Facebook scored high marks in a recent report on the “green Internet” by Greenpeace, as the environmental organization called out the social network’s transparency on environmental issues, its usage of renewable energy at its data centers, and its creation of the Open Compute Project.
Renewable energy is in the wind at Facebook, as the social network announced that when its data center in Altoona, Iowa, begins serving traffic in early 2015, the facility will be fully powered by a new wind energy project in nearby Wellsburg.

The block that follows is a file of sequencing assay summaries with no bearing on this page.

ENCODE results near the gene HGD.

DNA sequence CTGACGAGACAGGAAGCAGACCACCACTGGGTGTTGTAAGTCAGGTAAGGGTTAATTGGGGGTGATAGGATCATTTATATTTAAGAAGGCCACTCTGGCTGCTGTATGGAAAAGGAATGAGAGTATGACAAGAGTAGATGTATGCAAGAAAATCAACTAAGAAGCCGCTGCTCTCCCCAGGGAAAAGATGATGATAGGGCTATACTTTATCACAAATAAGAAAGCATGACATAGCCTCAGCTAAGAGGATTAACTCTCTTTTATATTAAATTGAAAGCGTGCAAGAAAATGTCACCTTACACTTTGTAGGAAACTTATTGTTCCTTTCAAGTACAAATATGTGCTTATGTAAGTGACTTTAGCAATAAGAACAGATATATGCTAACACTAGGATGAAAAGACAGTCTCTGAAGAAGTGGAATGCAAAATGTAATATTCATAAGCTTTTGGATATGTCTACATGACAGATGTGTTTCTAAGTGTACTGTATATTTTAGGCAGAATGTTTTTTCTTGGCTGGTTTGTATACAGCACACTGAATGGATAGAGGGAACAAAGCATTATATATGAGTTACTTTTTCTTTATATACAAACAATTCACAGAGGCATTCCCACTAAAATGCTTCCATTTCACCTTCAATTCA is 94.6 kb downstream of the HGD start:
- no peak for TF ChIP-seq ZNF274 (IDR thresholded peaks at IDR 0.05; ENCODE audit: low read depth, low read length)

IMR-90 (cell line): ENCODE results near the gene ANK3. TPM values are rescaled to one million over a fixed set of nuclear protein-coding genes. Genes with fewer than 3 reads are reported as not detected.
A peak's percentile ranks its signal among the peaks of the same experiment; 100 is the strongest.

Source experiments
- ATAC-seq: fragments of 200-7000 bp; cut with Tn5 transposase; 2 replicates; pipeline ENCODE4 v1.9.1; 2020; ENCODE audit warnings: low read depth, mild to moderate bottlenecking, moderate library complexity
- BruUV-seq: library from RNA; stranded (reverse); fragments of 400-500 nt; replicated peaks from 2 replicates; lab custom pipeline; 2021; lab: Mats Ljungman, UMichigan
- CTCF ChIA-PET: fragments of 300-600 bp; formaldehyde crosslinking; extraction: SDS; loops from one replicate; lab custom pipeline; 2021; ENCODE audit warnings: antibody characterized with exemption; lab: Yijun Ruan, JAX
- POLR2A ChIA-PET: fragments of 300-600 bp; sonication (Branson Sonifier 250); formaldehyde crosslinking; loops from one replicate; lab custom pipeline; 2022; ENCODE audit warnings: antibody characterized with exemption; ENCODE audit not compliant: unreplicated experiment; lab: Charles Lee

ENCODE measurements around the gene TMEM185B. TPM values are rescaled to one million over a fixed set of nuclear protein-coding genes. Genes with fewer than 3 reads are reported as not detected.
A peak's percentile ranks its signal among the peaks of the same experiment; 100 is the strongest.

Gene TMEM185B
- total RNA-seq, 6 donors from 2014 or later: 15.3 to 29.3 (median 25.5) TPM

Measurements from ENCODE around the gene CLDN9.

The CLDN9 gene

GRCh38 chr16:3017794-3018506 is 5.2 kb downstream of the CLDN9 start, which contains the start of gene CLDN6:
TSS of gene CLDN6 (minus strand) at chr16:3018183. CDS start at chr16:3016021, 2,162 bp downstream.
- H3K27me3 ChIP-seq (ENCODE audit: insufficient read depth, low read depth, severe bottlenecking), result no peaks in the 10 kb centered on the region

Facebook is going public with the results of its efficiency efforts at its data centers in Prineville, Ore., and Forest City, N.C., debuting two public dashboards that display real-time data for the data centers’ PUE (power usage effectiveness) and WUE (water usage effectiveness) levels.
This past April, Facebook began operations at its second data center in the U.S., in Forest City, N.C., which joined its already existing facility in Prineville, Ore. But how does the social network deal with the differences in climate between the two locations?